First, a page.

On paper the oil price fall – though deflationary – is good news for consumers, and would normally boost global GDP. But oil exporters (Nigeria, Russia, Venuzuela) will suffer, and this in turn will bring political instability. Emerging market currencies have already begun to tumble.

See also:  Libra

There is also the possibility of a demand shock to match the current over-supply: China is slowing, and the Baby Boomers are starting to retire. In addition, the impact from the bankruptcy of leveraged oil-producing companies – energy bonds make up 13% of the US junk-bond market –  is difficult to predict, though it is probably not the full Sub-Prime 2.0 that some fear.

Grexit?

The failure of the Greek parliament to back the government’s presidential candidate has led to a snap election in January 2015. Syriza are top of the polls and have rejected the current austerity bailout, threatening instead a default on Greek debt. If the Eurozone rejects a deal, the Greek exit from the Euro would set a precedent for Portugal and Italy, with predictable impact on their bonds.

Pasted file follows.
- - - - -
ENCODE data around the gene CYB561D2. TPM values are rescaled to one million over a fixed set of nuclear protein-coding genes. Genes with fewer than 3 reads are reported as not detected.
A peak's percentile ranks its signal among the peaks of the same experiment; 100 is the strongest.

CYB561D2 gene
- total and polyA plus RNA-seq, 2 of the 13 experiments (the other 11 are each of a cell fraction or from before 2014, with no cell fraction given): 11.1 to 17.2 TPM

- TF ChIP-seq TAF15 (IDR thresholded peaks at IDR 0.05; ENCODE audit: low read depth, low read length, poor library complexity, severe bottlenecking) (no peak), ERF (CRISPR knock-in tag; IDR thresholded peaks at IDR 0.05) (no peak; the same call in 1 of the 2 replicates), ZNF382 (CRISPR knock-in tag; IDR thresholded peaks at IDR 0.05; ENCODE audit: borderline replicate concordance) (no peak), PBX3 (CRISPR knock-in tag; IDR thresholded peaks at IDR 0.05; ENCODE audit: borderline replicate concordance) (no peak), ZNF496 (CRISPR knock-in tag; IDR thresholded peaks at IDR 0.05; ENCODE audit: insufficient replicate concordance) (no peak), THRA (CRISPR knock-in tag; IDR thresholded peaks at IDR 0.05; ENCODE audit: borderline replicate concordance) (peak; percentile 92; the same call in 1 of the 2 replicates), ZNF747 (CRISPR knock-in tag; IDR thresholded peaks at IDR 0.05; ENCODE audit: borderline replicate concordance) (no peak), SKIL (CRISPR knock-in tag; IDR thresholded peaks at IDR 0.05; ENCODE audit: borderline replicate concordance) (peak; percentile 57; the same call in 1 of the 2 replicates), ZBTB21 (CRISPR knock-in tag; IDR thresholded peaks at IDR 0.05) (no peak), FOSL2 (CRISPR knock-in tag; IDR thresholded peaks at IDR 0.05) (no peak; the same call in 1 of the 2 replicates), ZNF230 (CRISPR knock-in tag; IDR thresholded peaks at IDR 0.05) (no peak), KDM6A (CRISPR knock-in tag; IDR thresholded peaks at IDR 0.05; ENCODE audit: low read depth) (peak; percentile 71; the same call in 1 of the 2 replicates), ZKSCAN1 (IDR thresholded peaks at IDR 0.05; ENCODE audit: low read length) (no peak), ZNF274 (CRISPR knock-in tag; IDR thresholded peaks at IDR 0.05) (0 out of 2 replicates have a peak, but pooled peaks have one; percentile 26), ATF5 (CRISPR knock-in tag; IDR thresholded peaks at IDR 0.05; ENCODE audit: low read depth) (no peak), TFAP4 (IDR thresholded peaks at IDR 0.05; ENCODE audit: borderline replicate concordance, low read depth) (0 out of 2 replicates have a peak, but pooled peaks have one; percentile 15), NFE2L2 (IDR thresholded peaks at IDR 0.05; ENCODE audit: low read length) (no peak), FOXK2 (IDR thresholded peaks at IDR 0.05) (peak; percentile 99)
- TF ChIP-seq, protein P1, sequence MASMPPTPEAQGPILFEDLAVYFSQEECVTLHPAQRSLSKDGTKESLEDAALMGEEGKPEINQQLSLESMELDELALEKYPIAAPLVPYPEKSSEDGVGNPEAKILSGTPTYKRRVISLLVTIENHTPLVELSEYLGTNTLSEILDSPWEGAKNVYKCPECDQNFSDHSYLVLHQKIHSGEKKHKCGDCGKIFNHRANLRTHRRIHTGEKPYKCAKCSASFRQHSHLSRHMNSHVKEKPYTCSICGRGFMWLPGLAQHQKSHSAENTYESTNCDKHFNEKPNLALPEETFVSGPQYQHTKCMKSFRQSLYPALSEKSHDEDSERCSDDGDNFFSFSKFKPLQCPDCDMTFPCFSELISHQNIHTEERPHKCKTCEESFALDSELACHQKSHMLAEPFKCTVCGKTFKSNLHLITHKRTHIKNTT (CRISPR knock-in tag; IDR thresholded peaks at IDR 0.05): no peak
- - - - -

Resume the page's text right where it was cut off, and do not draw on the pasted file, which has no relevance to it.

Agreeing a softer deal with Greece would bring those countries in turn to the negotiating table. The Greek 3-yr bond yield is now higher than the 10-yr, implying that investors are worried about a haircut.

Greek bond yields

Taking a more optimistic view for a moment, perhaps the Greek crisis will prompt real QE in Europe, which would be positive for markets (though negative for the euro). Given recent German parochialism and intransigence, I don’t expect this to be the case.

Political problems in Europe